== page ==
“What is man without the beasts? If all the beasts were gone, men would die from great loneliness of spirit, for whatever happens to the beasts also happens to man. All things are connected. Whatever befalls the earth befalls the children of the earth.” – Seathl, Duwanish chief.
In investigating cosmic virtue, we have considered various philosophical positions on treatment of animals and land ethics and environmentalism by modern Western thinkers. Today we explore the perspective of America’s indigenous people. Viewpoints from three separate sources1,2,3 reveals the following distinctive beliefs. First Nature should be honored particularly for its consistency, purposefulness, and truthfulness. Second Mother Earth (Ina Maka) should be revered as the source of all life, a bountiful provider and sustainer, and as ‘holy book.’ Third fellow creatures should be respected because we, as animals, identify with them, need them for food, require them in order to avoid ‘loneliness of spirit,’ and as teachers. Finally the soil is sacred as it is eternal, “soothing, strengthening, cleansing, and healing.”4
Native peoples offer an astute critique of apparent Western indifference to Nature. Ed McGaa (“Eagle Man”) notes we all start life as great observers of Nature, but by indoctrination into ‘Dominant Society,’ we develop an attitude of Nature as a resource to be exploited.5 The result is that we commodify Nature and its parts looking only at their economic value, but the paradox is we then commodify ourselves and humanity as well. We become not members of an ecosystem, but functions in an economic order, a form of self-imprisonment.6 In the end we become alienated from Nature by ‘modernity and mass culture’ and eventually from ourselves.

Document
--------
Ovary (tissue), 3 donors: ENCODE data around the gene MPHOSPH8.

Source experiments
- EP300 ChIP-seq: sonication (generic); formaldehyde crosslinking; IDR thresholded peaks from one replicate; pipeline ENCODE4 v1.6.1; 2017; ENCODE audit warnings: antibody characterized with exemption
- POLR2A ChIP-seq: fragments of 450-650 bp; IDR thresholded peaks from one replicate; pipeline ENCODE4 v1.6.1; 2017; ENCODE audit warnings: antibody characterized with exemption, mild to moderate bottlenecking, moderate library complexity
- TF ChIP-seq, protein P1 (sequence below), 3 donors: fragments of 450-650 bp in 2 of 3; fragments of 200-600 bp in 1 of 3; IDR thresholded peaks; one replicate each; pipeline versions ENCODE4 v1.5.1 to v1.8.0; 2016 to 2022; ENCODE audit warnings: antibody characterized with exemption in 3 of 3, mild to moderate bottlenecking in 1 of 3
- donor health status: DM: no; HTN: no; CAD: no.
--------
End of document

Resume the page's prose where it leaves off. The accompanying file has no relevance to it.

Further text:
John Lame Deer defines the problem in symbols. Native people believe the world has a symbolic character and symbols are central to the meaning of life. They see themselves and Nature as a circle mirroring the world- for example a rainbow, the Sun and Moon, the planets, etc. The circle is a symbol of the “harmony of life and nature.”7 In his opinion, the symbol of conventional society is the square as is seen in our houses, offices, walls, and buildings. Lame Deer believes these are symbols of separation and thus the wrong symbols, not ones of organic life or unity with Nature.
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1Cleary, Kristen Marée (editor), Native American Wisdom. Barnes and Nobles Books, New York, 1996. ISBN 0-7607-0320-5.
2Garfield, Jay L., The Meaning of Life: Perspectives from the World’s Great Intellectual Traditions: Course Guidebook. The Great Courses, Chantilly Virginia, 2011. Pages 114-119.
3McGaa, Ed (Eagle Man), Nature’s Way: Native Wisdom for Living in Balance with the Earth. Harper One, 2004. ISBN 978-0-06-075048-0.
4Cleary, page 15, quoting Luther Standing Bear, Lakota Sioux.
5McGaa., page 4.
7Ibid. page 115-116.